NI appeal court declines to intervene after same-sex marriage law change

Northern Ireland’s Court of Appeal has declined to intervene in a same-sex marriage challenge.

It said the change in legislation this year to allow the unions meant there was no reason to make a further declaration.

Same-sex marriage was legally recognised in Northern Ireland in January.

The Court of Appeal in Belfast said: “The court concluded that, in light of the legislative developments, there was no purpose to be served by making a declaration under Section 4 of the Human Rights Act.”

In July, MPs supported amendments to legislation requiring the Government to extend the right to same-sex couples in Northern Ireland unless the Stormont Assembly was restored by October.

Restoration did not happen until earlier this year following a three-year dispute between former powersharing partners Sinn Fein and the DUP.

In November 2015, a Stormont Assembly vote resulted in a majority in favour of same-sex marriage for the first time.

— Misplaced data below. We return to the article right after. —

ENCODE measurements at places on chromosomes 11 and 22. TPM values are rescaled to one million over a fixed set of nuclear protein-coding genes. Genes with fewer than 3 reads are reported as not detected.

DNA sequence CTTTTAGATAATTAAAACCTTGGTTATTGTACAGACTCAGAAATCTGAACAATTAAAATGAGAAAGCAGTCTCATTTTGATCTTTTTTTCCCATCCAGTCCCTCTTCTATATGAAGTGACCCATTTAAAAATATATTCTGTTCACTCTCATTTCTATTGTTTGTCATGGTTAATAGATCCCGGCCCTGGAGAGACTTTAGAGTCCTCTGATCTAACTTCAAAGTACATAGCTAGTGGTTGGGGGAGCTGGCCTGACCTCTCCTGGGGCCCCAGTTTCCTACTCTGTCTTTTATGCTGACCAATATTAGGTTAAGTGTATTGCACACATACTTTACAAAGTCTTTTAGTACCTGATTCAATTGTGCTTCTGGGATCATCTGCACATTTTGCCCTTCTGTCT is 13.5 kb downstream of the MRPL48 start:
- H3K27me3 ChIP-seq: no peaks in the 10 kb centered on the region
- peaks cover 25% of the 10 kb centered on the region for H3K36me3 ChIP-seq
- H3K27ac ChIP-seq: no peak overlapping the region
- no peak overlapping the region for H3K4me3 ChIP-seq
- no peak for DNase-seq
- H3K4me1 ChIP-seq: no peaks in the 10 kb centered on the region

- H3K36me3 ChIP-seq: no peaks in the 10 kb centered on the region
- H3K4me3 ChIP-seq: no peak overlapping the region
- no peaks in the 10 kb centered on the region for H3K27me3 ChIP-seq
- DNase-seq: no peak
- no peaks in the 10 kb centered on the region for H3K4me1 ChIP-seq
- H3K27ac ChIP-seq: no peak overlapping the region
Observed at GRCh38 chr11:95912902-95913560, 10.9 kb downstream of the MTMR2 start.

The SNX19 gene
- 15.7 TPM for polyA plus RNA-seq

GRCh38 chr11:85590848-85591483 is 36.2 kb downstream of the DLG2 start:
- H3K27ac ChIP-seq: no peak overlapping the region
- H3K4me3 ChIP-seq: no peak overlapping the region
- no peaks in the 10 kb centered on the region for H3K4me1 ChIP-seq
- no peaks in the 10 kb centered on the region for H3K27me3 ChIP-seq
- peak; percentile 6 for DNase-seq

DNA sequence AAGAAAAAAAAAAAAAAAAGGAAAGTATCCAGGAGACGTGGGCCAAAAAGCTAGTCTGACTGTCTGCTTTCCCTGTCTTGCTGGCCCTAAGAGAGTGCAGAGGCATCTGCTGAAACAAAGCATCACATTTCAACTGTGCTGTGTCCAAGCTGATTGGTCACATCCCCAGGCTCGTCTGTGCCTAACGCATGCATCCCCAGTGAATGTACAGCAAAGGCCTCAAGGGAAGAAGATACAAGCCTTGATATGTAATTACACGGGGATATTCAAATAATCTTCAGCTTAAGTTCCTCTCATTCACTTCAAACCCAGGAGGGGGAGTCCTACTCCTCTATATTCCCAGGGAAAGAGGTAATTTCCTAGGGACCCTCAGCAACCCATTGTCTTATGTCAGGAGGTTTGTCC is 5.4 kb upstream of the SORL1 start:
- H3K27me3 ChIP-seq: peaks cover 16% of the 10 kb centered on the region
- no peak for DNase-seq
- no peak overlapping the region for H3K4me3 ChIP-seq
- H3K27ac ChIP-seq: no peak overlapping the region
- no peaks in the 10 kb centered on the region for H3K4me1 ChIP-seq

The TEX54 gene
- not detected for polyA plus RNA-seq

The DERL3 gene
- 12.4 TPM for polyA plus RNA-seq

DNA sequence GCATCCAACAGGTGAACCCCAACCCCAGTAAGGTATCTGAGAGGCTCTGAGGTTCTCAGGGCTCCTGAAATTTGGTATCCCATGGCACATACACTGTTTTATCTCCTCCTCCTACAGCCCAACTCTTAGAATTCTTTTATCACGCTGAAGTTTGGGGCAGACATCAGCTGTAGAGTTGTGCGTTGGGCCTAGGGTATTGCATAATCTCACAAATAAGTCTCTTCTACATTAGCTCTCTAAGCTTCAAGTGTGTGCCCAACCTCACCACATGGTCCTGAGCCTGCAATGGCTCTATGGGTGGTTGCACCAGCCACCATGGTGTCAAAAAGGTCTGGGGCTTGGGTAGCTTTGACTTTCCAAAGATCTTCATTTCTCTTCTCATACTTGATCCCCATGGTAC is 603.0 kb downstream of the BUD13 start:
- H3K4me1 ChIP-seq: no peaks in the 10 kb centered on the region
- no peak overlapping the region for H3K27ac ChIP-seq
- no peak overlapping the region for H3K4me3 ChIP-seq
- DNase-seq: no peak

The DUP vetoed change to the law using a mechanism known as the Petition of Concern.

The court had been asked to rule on the issue by two couples who had entered into civil partnerships in December 2005 – Grainne Close with Shannon Sickles, and Christopher Flanagan-Kane with Henry Flanagan-Kane.

Both couples wished to enter into a marriage but asserted they were prohibited from doing so by law passed in Northern Ireland in 2003, which provided that there was a legal impediment to a marriage if both parties were of the same sex.

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